-- Super-automatic machines do everything for the user, who merely has to push a button, wait, and drink. These machines will grind the beans, tamp the puck, push the water through the grounds, froth the milk . . . everything. Examples include everything from a Gaggia Titanium, the Jura-Capresso Impressa S9, and the Faema X3 Prestige.
THEN you can classify machines by their boiler type (and please note, I am ignoring thermoblock units):
-- Open boiler machines are relatively rare, and date back many decades. These can heat the water for espresso, but cannot build up any pressure to steam milk. To the best of my knowledge, this are all manual lever machines, and include machines like the Arrarex Caravel and the FE-AR La Peppina.
-- Single Boiler Dual Use (SBDU) machines are the most popular machines for home use. These have one boiler and two thermostats; the boiler will either heat the water within to brewing temperature or to steaming temperature. The operator must wait for the boiler to move up/move down before continuing, i.e.: the machine can only brew or it can steam milk -- one or the other -- at a time. The best known example, at least here in the States, would be the Rancilio Silvia
-- Heat Exchanger (HX) machines also have one boiler, but it is permanently set to steaming temperature. Cool water, either from a built-in reservoir ("tank") or from a water line ("plumbed-in" or "direct connect"), is then flash heated to brew temp via the use of a heat exchanger. Examples would include machines like the Izzo Alex II, Quick Mill Anita, or the Vibiemme Domobar Super.
ALSO, machines can be classified by their components, if you will, and their target market.
-- Consumer machines are just that, designed for home use by the consumer.
-- Professional (or commercial) machines are designed for high-volume use in busy cafés, restaurants, etc. They use more robust parts than consumer models, able to withstand their heavy, constant usage.
-- "Prosumer" machines fill in the gap; they are actually low-volume commercial machines that can also by used in a home environment.
So you can have a commercial lever machine, or a consumer lever machine; a full-automatic HX prosumer model, as well as a full-auto HX commercial model, and so on and so on and so on . . . .
Posted Thu Jan 10, 2013, 9:30am Subject: Re: High End Espresso Machines
I also consider trolling to be going off-topic and detracting from the intended use of the forum. From Wikipedia's definition/description of the term, my understanding of it's meaning is much broader than yours...but if that's how you feel, sorry about that. I certainly didn't mean it in the inflammatory way (as you narrowly define it). The vagueness of you question made me very suspicious that you were not really looking for a machine for yourself, but rather were looking for leads to work on some business or other ulterior motive. I, personally, don't feel this site is for research into something like that...maybe others disagree. It actually bothers me considerably when people coming here expecting that from us. So, I mis-read your motives, well, sorry for that too.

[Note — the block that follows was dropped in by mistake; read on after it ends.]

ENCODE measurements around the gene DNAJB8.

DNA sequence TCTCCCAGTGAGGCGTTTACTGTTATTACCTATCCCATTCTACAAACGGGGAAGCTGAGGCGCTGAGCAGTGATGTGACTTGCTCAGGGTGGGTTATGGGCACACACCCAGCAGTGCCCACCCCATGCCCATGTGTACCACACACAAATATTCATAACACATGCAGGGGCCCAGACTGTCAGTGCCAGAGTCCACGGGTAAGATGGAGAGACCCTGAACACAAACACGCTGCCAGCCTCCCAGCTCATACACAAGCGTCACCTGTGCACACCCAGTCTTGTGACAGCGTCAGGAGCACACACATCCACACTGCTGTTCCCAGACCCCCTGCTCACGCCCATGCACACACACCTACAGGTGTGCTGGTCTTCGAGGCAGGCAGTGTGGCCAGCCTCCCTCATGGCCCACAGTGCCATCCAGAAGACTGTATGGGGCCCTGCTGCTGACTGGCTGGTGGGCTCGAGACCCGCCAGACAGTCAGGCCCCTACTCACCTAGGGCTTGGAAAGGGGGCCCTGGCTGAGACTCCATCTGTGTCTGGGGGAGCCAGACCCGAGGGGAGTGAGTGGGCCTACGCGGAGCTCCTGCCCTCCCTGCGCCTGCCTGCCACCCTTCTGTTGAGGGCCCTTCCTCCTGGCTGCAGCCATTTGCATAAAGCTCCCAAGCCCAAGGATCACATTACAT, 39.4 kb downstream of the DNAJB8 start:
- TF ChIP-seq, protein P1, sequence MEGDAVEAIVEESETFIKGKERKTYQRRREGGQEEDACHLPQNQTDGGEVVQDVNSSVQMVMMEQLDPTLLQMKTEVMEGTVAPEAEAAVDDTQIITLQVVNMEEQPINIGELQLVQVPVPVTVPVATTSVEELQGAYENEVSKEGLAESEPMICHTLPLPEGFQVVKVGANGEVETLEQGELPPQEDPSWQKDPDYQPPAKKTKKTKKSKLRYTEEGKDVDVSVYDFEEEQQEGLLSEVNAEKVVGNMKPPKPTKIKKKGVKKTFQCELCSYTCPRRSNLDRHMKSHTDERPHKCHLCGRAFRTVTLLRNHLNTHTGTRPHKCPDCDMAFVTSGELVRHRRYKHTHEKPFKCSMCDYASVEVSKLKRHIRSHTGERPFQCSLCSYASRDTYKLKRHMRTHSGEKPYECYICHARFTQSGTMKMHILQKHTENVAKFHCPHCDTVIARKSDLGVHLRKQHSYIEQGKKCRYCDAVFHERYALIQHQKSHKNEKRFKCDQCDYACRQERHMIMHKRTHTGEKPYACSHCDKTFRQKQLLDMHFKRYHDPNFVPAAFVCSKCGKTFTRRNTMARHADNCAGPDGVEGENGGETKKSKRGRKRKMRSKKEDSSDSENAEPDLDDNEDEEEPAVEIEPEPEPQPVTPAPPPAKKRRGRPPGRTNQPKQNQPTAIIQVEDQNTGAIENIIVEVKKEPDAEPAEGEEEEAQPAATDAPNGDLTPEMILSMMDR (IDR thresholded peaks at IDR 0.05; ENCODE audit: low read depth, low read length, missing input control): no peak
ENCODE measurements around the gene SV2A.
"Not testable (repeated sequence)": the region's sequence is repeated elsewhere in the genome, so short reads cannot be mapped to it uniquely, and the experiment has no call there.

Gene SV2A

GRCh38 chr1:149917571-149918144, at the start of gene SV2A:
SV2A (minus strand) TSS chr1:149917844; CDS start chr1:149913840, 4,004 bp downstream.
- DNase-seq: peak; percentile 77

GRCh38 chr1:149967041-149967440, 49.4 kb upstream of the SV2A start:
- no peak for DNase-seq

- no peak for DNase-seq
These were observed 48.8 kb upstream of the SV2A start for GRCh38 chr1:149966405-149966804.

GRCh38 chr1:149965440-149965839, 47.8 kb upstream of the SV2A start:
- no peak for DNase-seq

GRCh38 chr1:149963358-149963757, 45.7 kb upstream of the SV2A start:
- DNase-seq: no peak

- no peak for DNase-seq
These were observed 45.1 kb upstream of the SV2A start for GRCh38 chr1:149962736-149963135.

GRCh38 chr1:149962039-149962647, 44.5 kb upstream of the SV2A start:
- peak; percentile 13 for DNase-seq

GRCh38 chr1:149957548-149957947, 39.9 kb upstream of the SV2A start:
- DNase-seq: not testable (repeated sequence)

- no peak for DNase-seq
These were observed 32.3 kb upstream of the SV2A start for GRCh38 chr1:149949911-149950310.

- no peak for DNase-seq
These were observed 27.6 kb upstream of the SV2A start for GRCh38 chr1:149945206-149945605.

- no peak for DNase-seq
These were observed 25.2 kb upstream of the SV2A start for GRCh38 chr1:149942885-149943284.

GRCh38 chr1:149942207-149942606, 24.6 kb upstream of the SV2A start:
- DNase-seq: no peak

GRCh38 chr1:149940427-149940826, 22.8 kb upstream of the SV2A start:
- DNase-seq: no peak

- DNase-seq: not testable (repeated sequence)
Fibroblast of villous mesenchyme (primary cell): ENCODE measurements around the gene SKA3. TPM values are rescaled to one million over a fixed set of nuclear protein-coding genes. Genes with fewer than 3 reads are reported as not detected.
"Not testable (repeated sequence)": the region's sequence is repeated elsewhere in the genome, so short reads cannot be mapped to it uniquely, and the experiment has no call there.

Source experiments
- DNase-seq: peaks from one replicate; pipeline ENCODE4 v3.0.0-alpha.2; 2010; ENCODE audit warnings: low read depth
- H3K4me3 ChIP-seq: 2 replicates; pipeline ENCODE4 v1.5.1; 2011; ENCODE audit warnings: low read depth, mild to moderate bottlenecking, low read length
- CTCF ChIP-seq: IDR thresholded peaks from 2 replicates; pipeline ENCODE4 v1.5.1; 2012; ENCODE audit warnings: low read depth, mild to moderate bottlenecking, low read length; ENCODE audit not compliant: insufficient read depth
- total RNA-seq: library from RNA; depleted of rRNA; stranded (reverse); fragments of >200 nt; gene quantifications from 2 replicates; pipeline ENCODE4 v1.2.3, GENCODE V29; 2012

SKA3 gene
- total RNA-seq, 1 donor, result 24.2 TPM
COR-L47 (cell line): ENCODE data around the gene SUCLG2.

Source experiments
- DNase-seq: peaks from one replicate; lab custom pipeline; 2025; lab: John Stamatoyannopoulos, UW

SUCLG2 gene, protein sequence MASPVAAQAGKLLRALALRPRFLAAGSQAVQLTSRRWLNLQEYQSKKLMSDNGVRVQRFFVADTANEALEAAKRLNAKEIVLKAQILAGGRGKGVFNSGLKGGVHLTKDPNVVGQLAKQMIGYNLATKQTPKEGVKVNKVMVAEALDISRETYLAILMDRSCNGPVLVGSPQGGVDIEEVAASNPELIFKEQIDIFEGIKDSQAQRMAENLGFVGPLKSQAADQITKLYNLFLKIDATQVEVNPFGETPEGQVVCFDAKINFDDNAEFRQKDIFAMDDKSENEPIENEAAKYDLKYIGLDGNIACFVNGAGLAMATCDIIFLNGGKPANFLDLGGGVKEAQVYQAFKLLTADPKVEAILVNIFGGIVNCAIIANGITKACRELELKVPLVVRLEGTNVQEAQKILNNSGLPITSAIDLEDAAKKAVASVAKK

Enjoy your time here!
. Always remember the most important thing is what ends up in your cup!
Posted Thu Jan 10, 2013, 10:49am Subject: Re: High End Espresso Machines
Maybe some of the unease people are feeling has to do with what you're asking. Worst case scenario, the way the question is worded makes me think perhaps the person asking it isn't interested in buying a machine for themselves, but is looking to find these sellers so they can market something to them, perhaps, especially when that question is followed up with stating something just like that - that you aren't looking to buy "just yet" but need to contact these sellers. Maybe if we knew why, we would feel more willing to help. This site is normally about helping like-minded folks who love coffee and want to know more about it, or get into the equipment they need to produce excellent coffee and/or espresso. That's not really what you're asking.
So, why do you want to contact these sellers? Are you writing an article on high-end espresso machines? Do you have some innovative new marketing tool you want to share with them?
dennisthemenace Senior Member Joined: 5 Jun 2012 Posts: 13 Location: NW London Expertise: I love coffee
Espresso: Faema E61 Grinder: Mazzer Major
Posted Thu Jan 10, 2013, 12:12pm Subject: Re: High End Espresso Machines
Michelle, I believe you are being straight forward and aggressive with your question.... this might be where emradguy is coming from. It seems to me that you are wanting everyone else to do your leg work for you? If you search online and branch off into channels from your search results, I believe you will answer your own questions and gain a better feel for what you are looking for. This website is about folks that put a lot of heart and soul into their coffee. Even though I'm not an expert, you will find people here will answer your questions honestly and thoroughly.... Questions about details to gain knowledge so that person will have a better understanding. There isn't a bias opinion about manufactures or where to purchase. There are several if you just search online. If you have specific questions about certain machines, this is the place for you to find answers, but if you're wanting us to do your leg work, no respect to the other members, or don't have coffee heart and soul, then you might want to join another forum. just sayin' Topgun